Our results suggest that, contrary to our initial hypothesis, baseline health history characteristics had minimal effects on PLCO Cancer Screening Trial adherence among the older African American men who comprised the study sample. The exceptions were current smoking, which negatively affected adherence, and family history of cancer, which positively affected adherence.
Thus, in our study, not only were current smokers less likely to receive lung cancer screening, they were also less likely to receive prostate cancer screening and colorectal cancer screening. In the future, it will be important to discover ways to motivate smokers to engage in cancer screening because their smoking status puts them at risk for developing many types of cancer.
Participants with a family history of cancer were more likely than other participants to be adherent to prostate cancer screening and lung cancer screening. This finding is corroborated by the work of other investigators who examined the association between family history of cancer and adherence to screening for other types of cancer. For example, Halbert et al. (27
) assessed self-reported screening adherence in a sample of 65 African American women in Pennsylvania at risk for hereditary breast cancer and found fairly high levels of adherence to mammography (75% adherent), clinical breast examination (93% adherent), and breast self-examination (41%).
Positive family history of cancer appears to be related to perceived risk of getting the disease (28
) and subsequent increased vigilance in self-monitoring via participation in cancer screening activities. In future studies promoting adherence to evidence-based cancer screening guidelines, it will be important to understand participants’ risk perceptions so that effective interventions to improve risk communication can be developed (29
In summary, our data show that, in a longitudinal cancer screening trial conducted with adults ages 55 to 74 years at enrollment, baseline comorbidities had little or no effect on likelihood of adherence to trial screenings. Overall, older African American men with comorbidities appear to be very good candidates for participation in longitudinal cancer screening trials, as they are generally as likely as other people to adhere to cancer clinical trial screenings.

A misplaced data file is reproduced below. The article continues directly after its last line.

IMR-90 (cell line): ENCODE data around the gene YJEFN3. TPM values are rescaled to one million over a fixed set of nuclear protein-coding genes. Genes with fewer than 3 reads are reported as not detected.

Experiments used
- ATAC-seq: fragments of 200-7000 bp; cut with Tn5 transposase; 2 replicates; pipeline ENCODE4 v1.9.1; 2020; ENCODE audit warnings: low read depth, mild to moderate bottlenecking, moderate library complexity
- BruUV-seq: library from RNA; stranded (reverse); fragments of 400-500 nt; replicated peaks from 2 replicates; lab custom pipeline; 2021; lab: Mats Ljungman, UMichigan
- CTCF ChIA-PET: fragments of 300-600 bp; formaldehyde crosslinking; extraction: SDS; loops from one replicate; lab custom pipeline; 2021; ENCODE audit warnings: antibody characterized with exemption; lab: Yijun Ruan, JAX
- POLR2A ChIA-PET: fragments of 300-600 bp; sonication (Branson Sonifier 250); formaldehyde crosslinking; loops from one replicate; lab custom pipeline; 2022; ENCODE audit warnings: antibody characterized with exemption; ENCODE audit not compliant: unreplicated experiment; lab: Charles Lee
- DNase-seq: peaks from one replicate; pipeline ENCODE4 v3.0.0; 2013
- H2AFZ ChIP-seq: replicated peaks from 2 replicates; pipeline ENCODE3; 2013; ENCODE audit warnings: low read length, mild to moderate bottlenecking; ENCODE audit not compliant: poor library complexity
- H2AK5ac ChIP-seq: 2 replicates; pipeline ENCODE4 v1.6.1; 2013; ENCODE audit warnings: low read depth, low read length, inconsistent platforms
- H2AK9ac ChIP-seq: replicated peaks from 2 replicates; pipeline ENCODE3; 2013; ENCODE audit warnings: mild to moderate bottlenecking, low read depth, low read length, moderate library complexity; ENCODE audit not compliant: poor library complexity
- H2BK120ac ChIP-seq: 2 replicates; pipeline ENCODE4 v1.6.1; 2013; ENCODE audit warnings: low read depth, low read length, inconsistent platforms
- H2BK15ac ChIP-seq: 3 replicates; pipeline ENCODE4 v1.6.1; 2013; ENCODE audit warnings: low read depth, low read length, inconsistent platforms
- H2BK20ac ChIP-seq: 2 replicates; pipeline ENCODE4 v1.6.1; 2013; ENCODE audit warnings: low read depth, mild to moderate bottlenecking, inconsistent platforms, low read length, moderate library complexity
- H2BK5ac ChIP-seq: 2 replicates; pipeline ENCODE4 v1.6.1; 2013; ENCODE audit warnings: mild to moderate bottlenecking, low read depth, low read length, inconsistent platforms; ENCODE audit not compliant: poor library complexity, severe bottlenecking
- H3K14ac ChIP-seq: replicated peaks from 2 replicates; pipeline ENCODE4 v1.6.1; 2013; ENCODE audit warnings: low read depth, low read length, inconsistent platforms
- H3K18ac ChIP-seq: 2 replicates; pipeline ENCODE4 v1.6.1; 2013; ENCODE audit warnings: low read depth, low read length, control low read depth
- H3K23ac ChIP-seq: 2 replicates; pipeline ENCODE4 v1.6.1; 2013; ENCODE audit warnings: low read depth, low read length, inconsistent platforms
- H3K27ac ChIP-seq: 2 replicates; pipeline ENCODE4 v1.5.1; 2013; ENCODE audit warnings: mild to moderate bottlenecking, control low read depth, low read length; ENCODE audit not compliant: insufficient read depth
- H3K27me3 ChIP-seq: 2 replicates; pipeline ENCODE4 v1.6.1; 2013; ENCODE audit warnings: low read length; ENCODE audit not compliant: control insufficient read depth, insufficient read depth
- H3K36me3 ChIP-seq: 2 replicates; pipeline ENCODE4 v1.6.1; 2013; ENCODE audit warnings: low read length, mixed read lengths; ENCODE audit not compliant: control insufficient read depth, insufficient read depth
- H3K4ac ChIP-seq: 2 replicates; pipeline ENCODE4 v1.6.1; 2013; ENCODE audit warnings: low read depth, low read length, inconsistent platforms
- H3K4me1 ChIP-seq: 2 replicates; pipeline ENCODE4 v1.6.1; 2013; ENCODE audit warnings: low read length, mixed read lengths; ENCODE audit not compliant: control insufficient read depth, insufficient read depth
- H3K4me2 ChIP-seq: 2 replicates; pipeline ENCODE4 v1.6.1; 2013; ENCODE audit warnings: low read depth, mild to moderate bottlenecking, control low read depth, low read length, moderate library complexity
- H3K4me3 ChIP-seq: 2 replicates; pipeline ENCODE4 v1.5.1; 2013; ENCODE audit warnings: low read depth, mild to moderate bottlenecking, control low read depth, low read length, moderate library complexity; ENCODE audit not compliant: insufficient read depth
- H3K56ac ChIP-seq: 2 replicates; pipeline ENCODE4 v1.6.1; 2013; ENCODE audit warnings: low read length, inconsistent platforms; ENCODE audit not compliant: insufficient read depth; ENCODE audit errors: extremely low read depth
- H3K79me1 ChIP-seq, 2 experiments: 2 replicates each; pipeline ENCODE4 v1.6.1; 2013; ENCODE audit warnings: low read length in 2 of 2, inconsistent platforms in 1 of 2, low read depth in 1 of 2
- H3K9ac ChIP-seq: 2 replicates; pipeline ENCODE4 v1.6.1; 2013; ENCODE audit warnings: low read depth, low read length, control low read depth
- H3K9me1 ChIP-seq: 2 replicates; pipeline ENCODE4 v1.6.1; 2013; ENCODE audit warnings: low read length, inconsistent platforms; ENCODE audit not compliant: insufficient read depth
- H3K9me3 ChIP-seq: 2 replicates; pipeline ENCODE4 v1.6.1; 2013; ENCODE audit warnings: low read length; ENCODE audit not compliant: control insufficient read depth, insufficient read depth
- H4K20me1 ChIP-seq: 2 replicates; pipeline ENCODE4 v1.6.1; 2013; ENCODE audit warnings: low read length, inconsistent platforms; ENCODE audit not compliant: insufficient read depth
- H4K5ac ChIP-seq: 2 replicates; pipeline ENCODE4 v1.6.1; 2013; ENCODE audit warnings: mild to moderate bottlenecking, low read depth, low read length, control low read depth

The study findings highlight the importance of including people with comorbidities in cancer clinical trials rather than excluding them a priori. Based on our data, there appears to be no reason to exclude older African American men with comorbidities unless the comorbid condition(s) will confound the study outcome.
Study participants were older African American men living in a metropolitan area who were asked to participate in a clinical trial to evaluate the effectiveness of cancer screening tests. The findings need to be replicated before they can be generalized to clinical trials of other cancer-related outcomes such as treatment. Because the study population was restricted to older African American men, we do not know whether similar findings would be seen in a sample of women, men of other racial/ethnic groups, or among younger African American men. Another limitation is the fact that the baseline questionnaire from which baseline comorbidity data were drawn did not include information pertaining to psychiatric comorbidities (such as anxiety and alcohol/drug abuse).
Despite these limitations, this study had several strengths. First, it focused on older African American men who as a group are more likely than others to be affected by prostate, lung, and colorectal cancers. Second, it took advantage of a large national clinical trial, the PLCO Cancer Screening Trial, to address an important behavioral science research question related to adherence to trial protocols. Because the Detroit metropolitan area is sociodemographically representative of other large, urban areas, it is likely that our study results are generalizable to older African American male cancer clinical trial participants in these other, similar areas.